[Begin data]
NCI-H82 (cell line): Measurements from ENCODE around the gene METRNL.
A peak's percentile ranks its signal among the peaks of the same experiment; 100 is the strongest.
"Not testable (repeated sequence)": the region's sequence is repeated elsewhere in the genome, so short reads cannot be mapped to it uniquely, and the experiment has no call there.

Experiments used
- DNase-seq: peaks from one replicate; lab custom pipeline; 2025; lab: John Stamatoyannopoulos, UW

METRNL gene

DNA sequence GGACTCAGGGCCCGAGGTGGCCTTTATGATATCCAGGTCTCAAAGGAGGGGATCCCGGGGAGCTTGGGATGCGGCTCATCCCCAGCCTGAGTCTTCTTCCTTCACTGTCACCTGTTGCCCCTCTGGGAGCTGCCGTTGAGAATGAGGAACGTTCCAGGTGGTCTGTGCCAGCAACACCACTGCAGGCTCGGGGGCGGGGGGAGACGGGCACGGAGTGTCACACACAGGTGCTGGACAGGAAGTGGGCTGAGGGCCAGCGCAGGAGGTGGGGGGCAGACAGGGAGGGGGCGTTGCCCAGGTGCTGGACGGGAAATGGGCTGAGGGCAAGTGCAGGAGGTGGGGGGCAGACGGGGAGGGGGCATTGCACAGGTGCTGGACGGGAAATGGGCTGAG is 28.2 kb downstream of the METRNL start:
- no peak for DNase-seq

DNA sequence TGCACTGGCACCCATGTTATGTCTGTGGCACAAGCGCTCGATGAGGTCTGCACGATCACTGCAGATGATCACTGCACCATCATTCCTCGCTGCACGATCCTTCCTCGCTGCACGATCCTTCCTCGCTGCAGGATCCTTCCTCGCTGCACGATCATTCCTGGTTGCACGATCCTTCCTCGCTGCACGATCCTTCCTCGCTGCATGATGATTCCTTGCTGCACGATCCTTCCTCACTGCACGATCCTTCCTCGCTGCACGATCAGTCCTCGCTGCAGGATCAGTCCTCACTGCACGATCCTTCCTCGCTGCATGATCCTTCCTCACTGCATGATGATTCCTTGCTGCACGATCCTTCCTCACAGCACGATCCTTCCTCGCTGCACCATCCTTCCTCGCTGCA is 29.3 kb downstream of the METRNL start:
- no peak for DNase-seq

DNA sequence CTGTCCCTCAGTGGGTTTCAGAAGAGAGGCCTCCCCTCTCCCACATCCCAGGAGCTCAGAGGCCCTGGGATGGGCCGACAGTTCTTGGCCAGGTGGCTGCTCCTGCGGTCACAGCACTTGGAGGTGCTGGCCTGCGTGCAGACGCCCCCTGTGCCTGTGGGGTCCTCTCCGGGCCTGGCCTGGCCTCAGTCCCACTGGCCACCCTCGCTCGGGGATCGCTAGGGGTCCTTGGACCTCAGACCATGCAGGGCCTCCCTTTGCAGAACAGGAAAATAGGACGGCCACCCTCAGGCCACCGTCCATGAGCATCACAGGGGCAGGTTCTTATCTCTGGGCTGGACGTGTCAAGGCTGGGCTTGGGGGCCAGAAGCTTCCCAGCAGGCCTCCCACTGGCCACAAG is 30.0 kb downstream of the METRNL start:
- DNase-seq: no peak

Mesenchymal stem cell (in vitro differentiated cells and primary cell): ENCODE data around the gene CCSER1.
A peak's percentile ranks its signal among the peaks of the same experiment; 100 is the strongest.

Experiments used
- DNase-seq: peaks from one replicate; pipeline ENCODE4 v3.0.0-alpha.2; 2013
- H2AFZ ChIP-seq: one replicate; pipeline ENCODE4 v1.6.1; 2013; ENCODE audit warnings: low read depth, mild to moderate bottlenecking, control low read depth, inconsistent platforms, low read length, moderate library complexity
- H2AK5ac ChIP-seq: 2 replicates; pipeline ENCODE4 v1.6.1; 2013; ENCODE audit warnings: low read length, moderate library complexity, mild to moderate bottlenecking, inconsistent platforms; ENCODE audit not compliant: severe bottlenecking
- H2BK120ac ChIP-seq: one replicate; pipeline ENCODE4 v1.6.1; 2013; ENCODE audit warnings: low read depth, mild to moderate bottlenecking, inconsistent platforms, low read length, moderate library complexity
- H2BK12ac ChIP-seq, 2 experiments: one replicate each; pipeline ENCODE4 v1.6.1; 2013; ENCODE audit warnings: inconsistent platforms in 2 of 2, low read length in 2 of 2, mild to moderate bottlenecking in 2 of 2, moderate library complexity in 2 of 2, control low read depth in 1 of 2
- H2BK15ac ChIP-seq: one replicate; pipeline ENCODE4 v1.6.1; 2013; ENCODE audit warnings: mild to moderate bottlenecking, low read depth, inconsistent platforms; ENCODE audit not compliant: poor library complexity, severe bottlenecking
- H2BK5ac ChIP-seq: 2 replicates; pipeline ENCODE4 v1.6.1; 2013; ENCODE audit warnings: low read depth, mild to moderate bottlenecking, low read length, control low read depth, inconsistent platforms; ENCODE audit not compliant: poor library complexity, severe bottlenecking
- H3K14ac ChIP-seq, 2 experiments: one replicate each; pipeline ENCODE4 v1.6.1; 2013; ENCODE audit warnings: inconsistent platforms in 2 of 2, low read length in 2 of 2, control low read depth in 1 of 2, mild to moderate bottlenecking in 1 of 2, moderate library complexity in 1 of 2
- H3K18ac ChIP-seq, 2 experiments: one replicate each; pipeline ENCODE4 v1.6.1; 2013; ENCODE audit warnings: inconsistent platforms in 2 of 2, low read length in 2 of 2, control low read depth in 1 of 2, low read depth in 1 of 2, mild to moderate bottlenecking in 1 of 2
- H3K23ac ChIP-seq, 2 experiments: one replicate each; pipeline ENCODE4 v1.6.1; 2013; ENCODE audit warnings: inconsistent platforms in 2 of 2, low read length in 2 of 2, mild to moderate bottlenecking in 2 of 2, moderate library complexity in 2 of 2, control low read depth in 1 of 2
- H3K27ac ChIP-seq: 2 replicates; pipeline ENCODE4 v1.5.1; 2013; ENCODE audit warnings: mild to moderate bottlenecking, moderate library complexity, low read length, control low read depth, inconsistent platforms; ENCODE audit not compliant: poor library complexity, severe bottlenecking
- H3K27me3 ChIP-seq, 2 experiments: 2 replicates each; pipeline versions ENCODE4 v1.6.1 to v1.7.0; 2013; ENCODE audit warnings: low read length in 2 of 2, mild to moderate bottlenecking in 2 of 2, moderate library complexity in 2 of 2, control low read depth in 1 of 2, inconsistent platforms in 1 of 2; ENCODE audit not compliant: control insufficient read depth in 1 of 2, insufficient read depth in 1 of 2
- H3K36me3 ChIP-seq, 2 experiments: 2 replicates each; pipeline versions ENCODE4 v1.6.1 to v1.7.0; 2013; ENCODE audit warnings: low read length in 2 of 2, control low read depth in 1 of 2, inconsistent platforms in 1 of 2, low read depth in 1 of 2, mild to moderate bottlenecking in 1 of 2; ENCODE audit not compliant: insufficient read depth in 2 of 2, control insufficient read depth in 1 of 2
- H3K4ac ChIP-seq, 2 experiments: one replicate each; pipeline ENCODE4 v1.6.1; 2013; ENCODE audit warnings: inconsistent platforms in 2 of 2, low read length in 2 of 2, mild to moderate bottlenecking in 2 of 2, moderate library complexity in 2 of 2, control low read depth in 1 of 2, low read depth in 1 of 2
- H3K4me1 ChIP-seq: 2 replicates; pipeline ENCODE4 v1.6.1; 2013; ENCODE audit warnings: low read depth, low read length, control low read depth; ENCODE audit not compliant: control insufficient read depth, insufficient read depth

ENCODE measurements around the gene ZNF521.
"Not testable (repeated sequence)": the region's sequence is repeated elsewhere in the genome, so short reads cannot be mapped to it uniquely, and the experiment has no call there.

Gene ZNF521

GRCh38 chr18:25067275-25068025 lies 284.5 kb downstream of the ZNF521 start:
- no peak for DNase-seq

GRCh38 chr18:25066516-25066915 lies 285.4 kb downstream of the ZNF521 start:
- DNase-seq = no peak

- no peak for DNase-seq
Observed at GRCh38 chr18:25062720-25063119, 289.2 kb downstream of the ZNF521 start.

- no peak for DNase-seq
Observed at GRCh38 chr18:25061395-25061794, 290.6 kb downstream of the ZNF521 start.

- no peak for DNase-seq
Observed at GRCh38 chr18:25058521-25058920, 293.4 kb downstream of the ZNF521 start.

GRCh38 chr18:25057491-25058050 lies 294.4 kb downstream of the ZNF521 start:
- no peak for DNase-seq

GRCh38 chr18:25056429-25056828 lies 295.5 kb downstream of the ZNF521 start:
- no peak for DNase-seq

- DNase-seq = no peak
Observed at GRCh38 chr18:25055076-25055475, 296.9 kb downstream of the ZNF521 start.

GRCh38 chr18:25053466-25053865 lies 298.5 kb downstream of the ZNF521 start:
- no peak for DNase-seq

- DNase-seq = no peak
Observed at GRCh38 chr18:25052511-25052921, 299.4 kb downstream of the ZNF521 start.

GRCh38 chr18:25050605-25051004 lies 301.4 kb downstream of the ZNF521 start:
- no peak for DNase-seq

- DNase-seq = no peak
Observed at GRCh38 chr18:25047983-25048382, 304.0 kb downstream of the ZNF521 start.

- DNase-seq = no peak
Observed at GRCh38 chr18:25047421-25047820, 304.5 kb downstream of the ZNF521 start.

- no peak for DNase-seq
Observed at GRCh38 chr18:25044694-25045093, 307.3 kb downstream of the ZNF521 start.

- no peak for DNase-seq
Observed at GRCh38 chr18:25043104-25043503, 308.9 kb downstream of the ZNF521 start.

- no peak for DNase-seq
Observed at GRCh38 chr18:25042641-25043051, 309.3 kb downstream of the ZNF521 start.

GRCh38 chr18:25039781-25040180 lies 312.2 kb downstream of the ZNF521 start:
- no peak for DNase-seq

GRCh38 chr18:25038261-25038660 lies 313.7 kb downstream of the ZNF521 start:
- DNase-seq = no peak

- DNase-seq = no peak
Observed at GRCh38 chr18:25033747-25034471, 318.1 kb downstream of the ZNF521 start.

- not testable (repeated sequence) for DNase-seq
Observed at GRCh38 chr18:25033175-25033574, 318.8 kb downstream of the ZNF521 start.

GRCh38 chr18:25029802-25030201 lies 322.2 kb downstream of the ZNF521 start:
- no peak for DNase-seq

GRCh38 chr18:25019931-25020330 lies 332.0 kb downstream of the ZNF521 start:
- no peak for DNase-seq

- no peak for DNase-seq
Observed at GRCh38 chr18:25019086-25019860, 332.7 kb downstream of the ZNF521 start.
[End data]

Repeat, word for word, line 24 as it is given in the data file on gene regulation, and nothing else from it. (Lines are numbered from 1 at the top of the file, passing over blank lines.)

- H3K18ac ChIP-seq, 2 experiments: one replicate each; pipeline ENCODE4 v1.6.1; 2013; ENCODE audit warnings: inconsistent platforms in 2 of 2, low read length in 2 of 2, control low read depth in 1 of 2, low read depth in 1 of 2, mild to moderate bottlenecking in 1 of 2